It’s 5am. Not only is it still dark outside but even the birds are still slumbering. The only people stirring are milkmen and binmen. Oh, and photographers.
“I’m just popping out for sunrise. And if there’s no sunrise, there might be frost. Or fog.”
Yes, the life of a photographer. Or more to the point, how about the life of a wife of a photographer? Here are 10 things you will recognise if you are married to a photographer…
Unless you are married to a portrait photographer, you will never ever appear in your partner’s photographs. Occasionally you might be a silhouette in the distance, or maybe a perfectly manicured hand holding a beautifully formed leaf. But never the focus.
But occasionally if your partner does ever take your photograph, this will remain at the bottom of a long list of “to-be-edited” photographs. He won’t say that there is no airbrushing or editing tool powerful enough, but it will be implied.
There is no such thing as “just a snap”. Every photo taken is judged on its artistic merit, and discarded if it doesn’t make the grade.
You will spend hours listening to him critique other photographers work
Clouds and light can be a photographer’s best friend or biggest enemy. You will hear endless rants about clouds being “in the wrong place” or it being “the wrong kind of light”
You will become good at meals you can chuck in the slow cooker and leave to warm; that way your partner can still eat after a half hour ramble after work becomes a full on six hour photo session.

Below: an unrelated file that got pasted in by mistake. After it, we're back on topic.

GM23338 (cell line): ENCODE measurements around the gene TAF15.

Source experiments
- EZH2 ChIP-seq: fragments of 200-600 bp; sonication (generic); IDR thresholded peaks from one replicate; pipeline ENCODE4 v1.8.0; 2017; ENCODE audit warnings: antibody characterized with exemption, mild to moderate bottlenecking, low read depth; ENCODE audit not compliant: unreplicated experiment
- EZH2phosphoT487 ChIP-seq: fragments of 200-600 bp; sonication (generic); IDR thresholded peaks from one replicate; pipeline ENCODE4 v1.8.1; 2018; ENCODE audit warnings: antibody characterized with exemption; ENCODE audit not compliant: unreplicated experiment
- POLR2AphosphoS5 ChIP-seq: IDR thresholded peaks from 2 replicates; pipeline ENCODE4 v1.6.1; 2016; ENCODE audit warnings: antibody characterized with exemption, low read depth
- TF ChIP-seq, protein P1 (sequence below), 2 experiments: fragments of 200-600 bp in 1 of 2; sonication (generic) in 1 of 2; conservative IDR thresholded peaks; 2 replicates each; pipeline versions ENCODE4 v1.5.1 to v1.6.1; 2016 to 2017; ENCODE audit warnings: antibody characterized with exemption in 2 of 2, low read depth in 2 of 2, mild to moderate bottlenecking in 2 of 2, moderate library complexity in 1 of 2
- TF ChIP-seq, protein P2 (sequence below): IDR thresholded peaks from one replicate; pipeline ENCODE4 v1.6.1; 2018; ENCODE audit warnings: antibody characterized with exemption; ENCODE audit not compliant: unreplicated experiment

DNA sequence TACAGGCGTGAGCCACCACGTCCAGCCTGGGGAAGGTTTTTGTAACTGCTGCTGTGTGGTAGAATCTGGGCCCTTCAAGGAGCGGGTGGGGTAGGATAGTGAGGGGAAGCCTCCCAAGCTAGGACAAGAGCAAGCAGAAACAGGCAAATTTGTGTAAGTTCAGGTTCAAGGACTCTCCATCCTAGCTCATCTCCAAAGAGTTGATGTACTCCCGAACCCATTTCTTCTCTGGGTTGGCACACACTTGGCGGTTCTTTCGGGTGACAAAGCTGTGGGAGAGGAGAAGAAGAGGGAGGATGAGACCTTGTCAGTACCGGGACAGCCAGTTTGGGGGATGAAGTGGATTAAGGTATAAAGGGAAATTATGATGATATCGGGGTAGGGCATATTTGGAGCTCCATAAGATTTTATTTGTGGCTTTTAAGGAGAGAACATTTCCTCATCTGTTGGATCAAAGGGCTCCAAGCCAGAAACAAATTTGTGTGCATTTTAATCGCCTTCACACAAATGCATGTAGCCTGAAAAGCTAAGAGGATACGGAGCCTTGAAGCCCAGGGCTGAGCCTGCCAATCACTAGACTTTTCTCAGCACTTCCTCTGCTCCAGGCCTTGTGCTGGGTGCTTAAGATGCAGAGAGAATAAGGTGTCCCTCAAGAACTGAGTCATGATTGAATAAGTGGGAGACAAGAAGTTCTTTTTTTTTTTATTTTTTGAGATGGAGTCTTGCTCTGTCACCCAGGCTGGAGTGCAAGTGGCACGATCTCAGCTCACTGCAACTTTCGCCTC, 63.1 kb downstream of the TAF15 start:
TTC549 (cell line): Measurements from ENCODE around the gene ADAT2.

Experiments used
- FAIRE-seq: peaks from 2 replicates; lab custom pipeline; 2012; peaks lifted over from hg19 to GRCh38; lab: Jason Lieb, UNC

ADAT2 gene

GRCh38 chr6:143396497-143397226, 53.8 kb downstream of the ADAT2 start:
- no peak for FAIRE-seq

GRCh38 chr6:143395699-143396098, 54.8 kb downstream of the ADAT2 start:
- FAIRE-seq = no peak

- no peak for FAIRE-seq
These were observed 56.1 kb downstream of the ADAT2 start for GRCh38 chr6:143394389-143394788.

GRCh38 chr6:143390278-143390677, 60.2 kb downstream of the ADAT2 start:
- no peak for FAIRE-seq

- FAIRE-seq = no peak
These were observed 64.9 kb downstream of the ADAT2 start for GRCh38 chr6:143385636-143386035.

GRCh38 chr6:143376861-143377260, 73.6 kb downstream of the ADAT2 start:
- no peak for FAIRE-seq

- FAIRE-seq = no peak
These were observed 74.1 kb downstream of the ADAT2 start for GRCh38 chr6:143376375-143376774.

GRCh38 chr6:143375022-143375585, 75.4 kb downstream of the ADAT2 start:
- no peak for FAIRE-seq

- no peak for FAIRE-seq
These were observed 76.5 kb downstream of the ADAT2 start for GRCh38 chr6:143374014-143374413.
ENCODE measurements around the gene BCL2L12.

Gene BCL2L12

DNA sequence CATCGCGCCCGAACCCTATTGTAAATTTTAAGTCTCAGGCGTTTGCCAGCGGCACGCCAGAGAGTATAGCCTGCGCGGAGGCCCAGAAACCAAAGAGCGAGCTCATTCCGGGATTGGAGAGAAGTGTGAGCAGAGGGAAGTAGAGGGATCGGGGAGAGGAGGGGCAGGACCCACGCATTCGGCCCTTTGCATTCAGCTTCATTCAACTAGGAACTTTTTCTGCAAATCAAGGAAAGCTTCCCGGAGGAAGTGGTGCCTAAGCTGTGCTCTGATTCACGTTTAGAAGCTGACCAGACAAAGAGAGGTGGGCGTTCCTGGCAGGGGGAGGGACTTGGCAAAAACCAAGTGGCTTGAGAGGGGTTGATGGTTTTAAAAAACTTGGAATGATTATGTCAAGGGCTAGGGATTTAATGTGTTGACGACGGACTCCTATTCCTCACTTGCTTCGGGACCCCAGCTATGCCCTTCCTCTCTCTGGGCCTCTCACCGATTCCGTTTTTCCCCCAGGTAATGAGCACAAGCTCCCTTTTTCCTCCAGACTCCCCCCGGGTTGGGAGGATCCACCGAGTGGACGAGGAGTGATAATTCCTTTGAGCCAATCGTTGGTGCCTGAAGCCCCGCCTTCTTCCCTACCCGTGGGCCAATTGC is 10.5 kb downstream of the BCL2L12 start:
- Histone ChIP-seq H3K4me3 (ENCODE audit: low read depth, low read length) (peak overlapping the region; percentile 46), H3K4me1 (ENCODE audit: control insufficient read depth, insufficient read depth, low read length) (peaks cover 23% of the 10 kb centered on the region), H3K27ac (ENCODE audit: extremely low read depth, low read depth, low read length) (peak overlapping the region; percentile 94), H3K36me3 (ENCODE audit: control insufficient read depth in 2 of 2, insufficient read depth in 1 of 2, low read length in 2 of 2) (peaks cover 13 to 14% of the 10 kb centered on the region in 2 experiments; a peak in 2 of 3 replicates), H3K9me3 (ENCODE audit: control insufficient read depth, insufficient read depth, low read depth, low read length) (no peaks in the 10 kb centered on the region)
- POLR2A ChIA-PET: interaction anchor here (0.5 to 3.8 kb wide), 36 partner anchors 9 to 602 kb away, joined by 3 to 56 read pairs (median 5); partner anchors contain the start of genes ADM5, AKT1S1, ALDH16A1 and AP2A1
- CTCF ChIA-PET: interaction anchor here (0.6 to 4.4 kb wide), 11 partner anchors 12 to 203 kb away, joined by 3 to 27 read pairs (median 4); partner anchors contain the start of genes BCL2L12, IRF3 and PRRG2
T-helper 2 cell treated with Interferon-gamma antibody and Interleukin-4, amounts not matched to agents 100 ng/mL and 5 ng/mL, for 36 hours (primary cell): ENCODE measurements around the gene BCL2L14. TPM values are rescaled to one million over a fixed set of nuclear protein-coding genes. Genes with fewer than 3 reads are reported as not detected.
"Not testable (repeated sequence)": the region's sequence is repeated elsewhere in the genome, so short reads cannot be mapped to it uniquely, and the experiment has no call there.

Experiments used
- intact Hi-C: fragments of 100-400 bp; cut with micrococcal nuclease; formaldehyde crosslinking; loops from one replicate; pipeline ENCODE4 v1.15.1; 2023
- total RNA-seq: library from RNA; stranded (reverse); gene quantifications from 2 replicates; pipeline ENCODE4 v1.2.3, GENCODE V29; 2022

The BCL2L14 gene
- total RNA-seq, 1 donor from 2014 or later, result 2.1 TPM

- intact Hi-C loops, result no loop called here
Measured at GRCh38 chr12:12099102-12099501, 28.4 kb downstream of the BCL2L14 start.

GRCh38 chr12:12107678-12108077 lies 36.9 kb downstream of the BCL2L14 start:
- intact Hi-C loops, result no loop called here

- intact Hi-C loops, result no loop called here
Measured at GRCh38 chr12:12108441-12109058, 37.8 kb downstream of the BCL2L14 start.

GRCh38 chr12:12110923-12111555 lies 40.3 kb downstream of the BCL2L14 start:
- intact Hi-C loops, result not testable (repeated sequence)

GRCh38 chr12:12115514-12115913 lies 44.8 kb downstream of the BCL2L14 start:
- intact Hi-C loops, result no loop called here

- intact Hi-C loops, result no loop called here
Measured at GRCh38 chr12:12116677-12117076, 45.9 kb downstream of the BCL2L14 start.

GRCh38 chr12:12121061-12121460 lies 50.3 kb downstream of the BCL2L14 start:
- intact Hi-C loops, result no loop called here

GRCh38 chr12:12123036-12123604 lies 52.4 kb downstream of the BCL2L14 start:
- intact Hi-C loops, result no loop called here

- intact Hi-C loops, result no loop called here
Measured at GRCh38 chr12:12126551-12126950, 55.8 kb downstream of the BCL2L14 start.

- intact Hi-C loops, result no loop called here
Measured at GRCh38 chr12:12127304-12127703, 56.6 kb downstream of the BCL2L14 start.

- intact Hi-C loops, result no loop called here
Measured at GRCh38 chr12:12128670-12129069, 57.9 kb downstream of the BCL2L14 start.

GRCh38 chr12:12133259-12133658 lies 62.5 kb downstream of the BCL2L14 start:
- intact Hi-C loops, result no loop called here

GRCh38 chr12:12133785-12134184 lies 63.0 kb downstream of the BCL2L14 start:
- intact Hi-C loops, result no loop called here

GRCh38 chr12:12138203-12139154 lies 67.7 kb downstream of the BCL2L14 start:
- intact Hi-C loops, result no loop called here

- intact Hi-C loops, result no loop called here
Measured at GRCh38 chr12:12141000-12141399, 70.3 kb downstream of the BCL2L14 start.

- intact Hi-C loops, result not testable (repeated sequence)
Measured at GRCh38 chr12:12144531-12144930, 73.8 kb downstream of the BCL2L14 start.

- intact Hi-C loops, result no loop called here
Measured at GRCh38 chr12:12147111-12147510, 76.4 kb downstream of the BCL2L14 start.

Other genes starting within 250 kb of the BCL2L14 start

You will regularly sit on random camera cleaning equipment strewn around the house
When you do venture out with your partner, you will discover that photographers have an uncanny knack of being able to stand in one place for a seemingly endless amount of time. They will be waiting for the right clouds. Or the right light (see No.5)
Your partner will lovingly stroke and caress his camera with a hitherto unseen tenderness and delicacy
Random parcels will be delivered to your house. Your partner will excitedly unbox them, only to reveal a filter. Or SD cards. Or another bloody piece of camera cleaning equipment which you will sit on
Of course, there are also positives. Such as:
You also start to recognise the “right light” and the “right clouds”.
If you want some me-time to have a bath/blog/binge-watch Crazy Ex-Girlfriend on Netflix, then you sound terribly supportive when you say “why don’t you go and take your camera out for a while?”
And if you do want to explore the outside world, then you’ll always have a willing partner to join you. And you can always factor in a pub visit at the end.
Your own photography will also improve. You don’t have to have fancy equipment, but it’s great to have someone to show you what you’re doing wrong when all your pictures are fuzzy.
The sheer excitement, joy and pride that you feel when one of your partner’s pictures is displayed somewhere; or when someone asks who the talented photographer is; or when an online image is shared and commented on by complete strangers. And, that’s what makes all of the above worth being a photographer’s wife.
The photographer in mind here is of course Chris Fletcher, aka CPF Photography. You can see more of his work on his website, and on Instagram, or give him a follow on Facebook and Twitter.
Do you share a household with someone with a passion for photography? Or do they have another hobby which sometimes drives you a bit crazy? Let me know in the comments!